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business fedex ceo, the super smart fred smith was bemoaning how tariffs are slowing down the global economy and we're next thank heavens jay powell is listen, jay powell, not jay leno there is a cost and smith is not wrong when he points out, for example, germany's weak could be china's weak is it truly internationally triumphant company that i'm proud of that said fedex reported a shortfall slashing guidance and the analysts believe there was more to do with execution than smith is willing to admit. there was rebellion, the type of criticism you only hear when the analysts feel like they've been completely hosed by management and that's why it was pummeled my view, i want to be more forgiving. it is in an impossible position. their competition, amazon, the post office, constantly innovating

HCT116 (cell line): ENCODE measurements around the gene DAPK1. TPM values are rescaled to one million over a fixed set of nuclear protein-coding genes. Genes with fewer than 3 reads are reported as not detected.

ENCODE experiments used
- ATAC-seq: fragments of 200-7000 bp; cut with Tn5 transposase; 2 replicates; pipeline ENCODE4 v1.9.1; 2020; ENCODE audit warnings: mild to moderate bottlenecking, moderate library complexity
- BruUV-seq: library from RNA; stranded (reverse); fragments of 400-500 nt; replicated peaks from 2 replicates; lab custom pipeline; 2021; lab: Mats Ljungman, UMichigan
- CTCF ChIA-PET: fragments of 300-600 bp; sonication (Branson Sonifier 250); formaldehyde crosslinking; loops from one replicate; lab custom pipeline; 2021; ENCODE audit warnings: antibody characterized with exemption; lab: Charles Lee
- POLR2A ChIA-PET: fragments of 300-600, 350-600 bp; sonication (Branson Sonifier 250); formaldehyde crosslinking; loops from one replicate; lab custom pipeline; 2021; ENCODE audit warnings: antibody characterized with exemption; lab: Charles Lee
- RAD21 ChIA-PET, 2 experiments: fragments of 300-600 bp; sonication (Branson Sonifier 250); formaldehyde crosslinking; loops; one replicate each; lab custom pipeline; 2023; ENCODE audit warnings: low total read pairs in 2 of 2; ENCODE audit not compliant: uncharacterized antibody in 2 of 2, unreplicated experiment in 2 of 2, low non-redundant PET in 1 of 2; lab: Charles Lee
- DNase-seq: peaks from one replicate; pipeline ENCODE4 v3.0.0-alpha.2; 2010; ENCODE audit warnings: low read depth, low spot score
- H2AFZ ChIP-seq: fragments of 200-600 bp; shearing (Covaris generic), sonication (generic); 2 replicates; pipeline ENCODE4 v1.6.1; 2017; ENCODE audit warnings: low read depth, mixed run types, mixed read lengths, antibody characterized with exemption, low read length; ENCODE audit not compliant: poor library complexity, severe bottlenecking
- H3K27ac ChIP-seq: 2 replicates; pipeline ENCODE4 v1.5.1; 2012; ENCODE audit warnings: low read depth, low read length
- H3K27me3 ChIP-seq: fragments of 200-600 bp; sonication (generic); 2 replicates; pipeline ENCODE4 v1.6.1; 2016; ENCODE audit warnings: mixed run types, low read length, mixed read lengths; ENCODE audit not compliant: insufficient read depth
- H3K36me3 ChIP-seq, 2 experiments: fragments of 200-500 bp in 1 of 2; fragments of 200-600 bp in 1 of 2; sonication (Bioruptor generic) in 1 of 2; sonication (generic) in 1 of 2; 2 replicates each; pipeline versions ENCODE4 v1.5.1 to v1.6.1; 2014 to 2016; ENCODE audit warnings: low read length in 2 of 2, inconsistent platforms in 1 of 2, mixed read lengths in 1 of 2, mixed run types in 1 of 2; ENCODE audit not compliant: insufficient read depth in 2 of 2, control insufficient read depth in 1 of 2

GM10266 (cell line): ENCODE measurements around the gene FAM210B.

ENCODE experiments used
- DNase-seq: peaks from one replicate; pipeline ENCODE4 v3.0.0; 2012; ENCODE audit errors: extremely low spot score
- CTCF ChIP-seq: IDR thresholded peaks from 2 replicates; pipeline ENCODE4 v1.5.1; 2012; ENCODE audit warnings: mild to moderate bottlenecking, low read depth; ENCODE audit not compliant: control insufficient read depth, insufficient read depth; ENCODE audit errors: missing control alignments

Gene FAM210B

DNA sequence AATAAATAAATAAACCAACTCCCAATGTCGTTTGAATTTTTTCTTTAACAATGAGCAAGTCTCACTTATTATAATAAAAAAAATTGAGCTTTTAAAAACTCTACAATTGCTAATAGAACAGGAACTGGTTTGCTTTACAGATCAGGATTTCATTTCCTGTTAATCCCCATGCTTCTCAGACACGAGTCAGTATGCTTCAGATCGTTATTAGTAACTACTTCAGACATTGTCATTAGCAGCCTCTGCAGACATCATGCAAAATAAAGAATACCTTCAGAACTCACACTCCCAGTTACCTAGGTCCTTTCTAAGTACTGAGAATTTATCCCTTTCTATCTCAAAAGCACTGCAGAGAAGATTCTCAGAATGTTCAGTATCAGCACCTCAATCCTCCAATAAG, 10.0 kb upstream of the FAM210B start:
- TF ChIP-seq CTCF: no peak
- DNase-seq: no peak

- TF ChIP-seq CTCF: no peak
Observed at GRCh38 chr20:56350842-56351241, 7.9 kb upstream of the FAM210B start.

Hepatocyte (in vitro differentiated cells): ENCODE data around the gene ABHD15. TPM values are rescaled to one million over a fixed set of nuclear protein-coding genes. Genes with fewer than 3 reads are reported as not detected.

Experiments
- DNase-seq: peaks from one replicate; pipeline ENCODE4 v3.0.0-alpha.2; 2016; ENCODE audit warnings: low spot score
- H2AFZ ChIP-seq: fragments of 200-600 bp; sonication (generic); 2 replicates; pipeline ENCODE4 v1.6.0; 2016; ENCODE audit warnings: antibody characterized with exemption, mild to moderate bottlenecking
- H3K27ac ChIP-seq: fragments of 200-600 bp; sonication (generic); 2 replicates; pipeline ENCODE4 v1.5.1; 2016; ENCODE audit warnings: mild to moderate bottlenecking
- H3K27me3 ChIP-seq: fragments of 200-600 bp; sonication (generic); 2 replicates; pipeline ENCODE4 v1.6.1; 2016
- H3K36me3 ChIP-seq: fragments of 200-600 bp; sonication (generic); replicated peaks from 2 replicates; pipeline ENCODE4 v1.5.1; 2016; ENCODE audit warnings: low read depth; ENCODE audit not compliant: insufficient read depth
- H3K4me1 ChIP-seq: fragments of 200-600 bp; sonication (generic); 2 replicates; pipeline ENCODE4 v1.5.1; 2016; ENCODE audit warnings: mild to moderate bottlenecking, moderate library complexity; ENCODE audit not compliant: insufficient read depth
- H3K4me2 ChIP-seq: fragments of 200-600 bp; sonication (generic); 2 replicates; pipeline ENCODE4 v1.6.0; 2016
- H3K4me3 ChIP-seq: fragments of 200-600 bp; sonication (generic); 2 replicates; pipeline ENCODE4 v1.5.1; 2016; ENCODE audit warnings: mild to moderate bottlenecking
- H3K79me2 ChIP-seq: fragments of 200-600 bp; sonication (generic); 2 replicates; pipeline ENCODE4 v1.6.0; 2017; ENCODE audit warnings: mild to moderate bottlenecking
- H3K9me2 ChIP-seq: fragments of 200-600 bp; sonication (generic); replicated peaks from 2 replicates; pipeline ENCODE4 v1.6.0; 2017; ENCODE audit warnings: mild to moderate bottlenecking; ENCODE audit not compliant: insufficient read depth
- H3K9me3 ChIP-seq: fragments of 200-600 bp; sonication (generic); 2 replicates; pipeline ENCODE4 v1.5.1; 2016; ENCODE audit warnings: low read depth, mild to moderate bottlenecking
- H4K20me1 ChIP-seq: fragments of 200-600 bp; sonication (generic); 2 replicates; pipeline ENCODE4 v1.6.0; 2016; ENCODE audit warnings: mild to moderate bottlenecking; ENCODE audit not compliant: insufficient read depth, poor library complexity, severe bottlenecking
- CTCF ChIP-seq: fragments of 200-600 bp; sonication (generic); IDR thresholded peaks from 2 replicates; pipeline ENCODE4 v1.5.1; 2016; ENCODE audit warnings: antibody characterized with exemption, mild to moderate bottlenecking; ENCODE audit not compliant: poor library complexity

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fedex is trying to fight all four on every front costing them a fortune and dropped the last bit of its amazon business which is surprisingly profitable but a big cost down the road given what amazon's asking for while this is only a small piece of the pie for fedex, in the near term smith says it means his earnings will take a meaningful hit that was not so great. when you combine the amazon surprise, the amount of money fedex is shelling out, the higher labor cost and its overall inability to fully integrate its european business and predict anything, you can understand why the analysts were furious. but i got a different takeaway i mean everyone has that consensus view i think what happen issed competition for e-commerce no matter where it is, software, whether it be freight has gotten very intense, ultra intense. whether it's adobe's digital marking software versus, say,